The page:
Are biologically-derived materials always best? i.e., are materials derived from plant sources more environmentally friendly than materials are derived from (fossil fuel) petroleum?
Designers (in the various design professions) should not assume this generalization about biomaterials to be true. In many cases, plant-derived materials are more renewable and can be more ecologically responsible than petroleum-derived materials. In many other cases, however, plant-derived materials can be more resource intensive and/or more ecologically damaging than their petroleum-derived counterparts.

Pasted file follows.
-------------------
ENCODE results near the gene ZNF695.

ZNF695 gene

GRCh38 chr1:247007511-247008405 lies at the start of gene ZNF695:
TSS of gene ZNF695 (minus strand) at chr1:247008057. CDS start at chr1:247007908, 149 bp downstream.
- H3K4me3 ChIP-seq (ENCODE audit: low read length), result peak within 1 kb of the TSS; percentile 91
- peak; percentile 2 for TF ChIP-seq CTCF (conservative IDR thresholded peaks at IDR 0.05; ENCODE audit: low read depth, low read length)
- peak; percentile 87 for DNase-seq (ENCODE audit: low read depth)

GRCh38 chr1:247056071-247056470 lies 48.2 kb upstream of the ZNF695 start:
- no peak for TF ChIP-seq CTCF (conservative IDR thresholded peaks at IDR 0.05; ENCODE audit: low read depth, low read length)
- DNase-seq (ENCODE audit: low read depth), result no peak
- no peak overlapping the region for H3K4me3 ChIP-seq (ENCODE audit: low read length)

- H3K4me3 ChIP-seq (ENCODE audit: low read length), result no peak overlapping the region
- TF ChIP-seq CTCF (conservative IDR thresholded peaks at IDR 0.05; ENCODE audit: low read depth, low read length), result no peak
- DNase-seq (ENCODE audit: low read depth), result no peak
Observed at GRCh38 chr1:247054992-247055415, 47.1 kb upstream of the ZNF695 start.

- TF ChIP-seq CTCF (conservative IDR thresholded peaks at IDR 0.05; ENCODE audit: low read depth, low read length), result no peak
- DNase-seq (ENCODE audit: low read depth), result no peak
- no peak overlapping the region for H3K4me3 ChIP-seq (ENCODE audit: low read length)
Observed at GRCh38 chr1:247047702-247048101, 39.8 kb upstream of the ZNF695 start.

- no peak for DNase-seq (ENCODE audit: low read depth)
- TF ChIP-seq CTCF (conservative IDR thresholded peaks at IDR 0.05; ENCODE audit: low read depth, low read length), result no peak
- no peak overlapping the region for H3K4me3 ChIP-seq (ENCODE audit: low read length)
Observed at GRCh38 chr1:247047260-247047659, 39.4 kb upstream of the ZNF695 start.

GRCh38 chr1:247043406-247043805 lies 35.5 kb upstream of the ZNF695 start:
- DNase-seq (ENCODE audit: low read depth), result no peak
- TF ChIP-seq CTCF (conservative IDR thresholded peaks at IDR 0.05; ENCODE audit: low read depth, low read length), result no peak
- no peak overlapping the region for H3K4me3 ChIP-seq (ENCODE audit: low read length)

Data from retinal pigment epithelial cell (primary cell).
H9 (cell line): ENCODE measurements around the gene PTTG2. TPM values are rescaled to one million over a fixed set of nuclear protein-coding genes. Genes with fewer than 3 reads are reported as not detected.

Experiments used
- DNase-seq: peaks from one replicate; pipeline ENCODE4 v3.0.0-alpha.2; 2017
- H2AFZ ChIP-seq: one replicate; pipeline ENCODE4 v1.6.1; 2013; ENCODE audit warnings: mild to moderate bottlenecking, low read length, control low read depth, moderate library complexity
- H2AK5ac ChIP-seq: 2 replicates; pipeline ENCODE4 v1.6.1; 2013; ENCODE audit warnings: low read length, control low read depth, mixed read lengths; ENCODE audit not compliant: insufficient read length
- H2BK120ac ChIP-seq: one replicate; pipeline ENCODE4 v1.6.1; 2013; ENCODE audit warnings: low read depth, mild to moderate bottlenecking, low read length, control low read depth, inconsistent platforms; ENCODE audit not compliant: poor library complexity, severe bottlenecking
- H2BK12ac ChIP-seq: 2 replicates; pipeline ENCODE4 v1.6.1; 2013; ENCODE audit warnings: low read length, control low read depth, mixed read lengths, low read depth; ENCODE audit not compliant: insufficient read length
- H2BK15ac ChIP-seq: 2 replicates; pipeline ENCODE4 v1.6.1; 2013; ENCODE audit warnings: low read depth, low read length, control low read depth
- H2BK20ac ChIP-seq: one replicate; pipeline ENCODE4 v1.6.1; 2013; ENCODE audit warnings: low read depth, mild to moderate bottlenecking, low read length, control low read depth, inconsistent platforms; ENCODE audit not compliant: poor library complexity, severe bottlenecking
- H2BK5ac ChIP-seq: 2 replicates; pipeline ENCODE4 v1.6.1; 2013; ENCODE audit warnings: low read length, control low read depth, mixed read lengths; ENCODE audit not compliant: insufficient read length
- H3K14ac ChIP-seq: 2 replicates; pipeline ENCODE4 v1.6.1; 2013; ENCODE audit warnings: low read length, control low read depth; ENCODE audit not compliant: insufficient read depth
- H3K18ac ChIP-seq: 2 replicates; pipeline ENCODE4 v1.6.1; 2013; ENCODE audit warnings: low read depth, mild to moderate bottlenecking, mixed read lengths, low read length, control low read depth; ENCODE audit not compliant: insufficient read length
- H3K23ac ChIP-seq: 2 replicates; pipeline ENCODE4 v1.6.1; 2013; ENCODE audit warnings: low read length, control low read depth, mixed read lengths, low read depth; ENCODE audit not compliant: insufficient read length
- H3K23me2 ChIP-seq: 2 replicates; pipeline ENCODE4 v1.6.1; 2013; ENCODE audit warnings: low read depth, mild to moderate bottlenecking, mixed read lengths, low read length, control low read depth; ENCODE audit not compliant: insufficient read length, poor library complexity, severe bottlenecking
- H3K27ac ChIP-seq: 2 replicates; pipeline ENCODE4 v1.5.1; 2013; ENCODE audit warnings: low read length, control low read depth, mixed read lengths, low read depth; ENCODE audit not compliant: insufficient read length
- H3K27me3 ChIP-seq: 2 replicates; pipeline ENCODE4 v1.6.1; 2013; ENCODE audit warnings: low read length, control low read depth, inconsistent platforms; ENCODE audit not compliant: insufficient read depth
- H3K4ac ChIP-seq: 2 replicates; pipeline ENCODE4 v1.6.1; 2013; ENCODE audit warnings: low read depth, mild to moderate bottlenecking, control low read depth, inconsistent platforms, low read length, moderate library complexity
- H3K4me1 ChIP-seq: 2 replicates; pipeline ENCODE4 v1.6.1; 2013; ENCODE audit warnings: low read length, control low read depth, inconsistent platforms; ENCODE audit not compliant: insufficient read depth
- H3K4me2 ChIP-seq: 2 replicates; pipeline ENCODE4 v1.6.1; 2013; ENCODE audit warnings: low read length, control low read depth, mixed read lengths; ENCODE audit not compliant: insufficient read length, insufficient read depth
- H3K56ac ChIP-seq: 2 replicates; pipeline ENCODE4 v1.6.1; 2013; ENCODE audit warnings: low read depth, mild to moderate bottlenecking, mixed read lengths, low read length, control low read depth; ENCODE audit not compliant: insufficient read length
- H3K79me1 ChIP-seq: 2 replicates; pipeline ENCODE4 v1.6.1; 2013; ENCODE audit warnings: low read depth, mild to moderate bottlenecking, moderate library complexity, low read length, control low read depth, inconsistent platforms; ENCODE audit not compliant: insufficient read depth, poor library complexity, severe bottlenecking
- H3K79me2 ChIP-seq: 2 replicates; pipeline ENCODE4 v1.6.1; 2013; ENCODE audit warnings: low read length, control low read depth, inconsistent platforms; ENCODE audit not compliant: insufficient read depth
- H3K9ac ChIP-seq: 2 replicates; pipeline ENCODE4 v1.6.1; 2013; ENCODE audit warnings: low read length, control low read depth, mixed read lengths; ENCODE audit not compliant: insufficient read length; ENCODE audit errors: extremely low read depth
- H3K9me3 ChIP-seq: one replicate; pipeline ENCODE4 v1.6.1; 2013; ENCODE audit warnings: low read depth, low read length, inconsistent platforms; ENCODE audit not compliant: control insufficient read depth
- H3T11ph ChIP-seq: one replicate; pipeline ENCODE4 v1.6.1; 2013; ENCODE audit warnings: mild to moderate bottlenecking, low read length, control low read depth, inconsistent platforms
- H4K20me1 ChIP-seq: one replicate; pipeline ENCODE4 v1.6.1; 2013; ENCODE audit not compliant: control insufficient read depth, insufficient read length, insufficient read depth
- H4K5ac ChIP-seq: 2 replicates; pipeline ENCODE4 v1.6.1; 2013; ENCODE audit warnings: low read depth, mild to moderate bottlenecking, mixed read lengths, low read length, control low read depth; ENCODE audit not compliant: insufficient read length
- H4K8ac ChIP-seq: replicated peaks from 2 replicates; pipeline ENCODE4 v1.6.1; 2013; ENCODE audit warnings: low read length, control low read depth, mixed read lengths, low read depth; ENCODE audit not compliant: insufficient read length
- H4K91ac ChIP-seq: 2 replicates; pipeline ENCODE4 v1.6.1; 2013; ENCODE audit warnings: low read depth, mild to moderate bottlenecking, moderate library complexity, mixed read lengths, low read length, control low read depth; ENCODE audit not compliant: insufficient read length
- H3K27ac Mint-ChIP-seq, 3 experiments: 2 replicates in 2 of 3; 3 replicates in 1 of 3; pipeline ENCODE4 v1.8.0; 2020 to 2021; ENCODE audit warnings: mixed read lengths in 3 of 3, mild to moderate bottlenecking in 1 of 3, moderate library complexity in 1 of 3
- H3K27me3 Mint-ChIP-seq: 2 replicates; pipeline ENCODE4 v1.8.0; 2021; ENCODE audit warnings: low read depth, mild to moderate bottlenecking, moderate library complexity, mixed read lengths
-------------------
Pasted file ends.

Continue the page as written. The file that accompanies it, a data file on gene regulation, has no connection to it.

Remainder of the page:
Let’ s look at grocery bags as an example. We’ve compared six grocery bag alternatives, listed below. After each of the bag materials is a manufacturing method. If used, the approximate weight of bags needed to carry 20 lbs of groceries, and the assumed waste distribution at the end of the life of the bag. The functional unit is Okala impacts (in millipoints) per delivery of one cycle of 20 lbs of groceries.
Although this is not an exhaustive or comprehensive study, it is a clear example of how biologically-derived materials can perform more poorly than petroleum-derived materials. There are, no doubt, situations in which bio-materials deliver superior environmental performance. Designers should consider the complexity of the life cycle of materials, including land-filling, before assuming that biologically-derived materials are always superior to their fossil-fuel based counterparts.